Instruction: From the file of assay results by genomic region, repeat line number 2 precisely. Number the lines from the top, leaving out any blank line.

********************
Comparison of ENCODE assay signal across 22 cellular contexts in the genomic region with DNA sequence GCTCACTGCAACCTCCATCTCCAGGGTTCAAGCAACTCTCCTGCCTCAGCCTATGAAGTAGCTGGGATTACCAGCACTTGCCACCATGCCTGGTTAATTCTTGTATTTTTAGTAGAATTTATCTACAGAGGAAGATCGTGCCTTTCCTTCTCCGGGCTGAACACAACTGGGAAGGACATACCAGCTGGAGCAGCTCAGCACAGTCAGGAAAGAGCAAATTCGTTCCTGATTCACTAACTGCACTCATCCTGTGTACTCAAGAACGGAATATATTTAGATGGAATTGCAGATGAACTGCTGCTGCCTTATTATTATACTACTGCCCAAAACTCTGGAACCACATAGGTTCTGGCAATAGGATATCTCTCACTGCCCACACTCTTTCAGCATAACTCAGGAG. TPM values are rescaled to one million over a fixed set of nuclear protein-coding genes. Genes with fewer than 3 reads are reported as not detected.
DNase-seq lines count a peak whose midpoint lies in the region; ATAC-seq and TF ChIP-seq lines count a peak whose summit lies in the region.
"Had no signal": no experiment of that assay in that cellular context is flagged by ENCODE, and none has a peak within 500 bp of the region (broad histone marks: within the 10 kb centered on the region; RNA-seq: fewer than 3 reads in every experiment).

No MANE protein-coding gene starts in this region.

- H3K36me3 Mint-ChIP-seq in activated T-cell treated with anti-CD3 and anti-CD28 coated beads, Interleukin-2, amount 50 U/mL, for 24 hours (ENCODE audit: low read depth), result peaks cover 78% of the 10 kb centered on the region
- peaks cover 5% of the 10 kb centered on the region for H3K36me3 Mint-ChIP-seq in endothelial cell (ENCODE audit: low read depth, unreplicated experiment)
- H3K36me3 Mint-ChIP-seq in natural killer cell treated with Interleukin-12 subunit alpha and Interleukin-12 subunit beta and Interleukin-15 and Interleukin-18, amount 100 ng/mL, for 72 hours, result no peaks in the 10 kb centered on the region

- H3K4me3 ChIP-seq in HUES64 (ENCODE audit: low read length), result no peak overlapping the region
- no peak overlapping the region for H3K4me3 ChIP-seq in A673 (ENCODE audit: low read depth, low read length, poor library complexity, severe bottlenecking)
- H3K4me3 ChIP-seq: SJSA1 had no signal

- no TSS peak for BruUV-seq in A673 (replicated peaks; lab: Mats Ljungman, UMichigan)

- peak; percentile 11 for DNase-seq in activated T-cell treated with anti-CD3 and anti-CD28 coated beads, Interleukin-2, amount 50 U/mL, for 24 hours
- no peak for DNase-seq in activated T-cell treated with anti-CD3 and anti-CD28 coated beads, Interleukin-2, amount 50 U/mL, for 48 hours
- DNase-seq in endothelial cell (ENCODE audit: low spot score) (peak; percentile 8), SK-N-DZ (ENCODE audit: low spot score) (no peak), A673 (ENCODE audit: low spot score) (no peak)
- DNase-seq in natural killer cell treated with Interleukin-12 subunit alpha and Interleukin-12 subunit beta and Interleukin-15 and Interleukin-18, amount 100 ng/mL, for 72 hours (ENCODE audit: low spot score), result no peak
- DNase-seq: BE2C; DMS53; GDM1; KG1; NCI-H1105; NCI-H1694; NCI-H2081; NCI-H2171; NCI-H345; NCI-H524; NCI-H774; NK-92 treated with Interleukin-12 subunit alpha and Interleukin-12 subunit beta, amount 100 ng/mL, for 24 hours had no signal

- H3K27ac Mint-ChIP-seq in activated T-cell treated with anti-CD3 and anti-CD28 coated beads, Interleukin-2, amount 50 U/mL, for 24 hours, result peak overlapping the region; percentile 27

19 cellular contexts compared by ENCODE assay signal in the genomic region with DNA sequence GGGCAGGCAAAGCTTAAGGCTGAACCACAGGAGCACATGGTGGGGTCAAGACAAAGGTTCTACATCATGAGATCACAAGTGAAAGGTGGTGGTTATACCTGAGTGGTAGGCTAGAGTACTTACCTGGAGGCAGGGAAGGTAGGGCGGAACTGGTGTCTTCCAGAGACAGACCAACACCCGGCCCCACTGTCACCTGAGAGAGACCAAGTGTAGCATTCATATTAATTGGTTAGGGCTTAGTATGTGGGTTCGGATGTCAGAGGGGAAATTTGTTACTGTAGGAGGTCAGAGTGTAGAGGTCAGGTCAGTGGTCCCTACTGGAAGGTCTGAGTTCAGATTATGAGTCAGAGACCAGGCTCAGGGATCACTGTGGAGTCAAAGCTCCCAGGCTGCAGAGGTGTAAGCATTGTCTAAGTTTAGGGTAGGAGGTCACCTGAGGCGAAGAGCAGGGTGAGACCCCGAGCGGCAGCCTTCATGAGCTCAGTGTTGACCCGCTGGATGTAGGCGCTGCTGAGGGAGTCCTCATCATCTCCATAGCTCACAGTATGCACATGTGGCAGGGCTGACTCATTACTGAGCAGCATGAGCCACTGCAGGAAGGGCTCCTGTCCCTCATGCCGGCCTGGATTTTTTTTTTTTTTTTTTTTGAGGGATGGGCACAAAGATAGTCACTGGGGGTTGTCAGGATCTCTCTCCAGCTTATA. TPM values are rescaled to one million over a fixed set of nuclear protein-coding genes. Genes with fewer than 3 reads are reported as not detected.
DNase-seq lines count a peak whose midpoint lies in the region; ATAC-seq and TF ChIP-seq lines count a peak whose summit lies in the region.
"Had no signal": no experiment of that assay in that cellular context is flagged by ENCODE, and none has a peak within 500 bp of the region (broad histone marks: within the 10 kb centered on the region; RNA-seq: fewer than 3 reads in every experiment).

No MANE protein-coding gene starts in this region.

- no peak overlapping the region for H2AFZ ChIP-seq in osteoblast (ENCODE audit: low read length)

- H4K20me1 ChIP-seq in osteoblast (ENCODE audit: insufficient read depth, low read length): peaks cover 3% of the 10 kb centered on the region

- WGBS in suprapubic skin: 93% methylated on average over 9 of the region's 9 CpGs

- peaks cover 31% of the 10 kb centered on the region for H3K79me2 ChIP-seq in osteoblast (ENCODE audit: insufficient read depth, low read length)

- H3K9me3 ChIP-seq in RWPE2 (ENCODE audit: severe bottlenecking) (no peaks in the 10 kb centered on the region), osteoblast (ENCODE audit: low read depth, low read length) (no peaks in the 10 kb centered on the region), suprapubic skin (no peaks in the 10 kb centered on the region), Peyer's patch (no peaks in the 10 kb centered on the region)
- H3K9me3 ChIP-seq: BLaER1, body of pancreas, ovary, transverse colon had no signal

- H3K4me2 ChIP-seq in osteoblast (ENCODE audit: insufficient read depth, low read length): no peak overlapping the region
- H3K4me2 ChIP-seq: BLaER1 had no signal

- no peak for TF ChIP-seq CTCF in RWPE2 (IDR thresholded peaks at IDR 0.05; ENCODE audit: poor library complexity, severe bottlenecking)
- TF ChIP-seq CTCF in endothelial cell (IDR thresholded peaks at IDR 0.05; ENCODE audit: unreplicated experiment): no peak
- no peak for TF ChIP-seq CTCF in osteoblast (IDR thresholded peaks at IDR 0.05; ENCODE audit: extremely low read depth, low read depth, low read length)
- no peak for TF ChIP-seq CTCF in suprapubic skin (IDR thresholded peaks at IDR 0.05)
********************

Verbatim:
DNase-seq lines count a peak whose midpoint lies in the region; ATAC-seq and TF ChIP-seq lines count a peak whose summit lies in the region.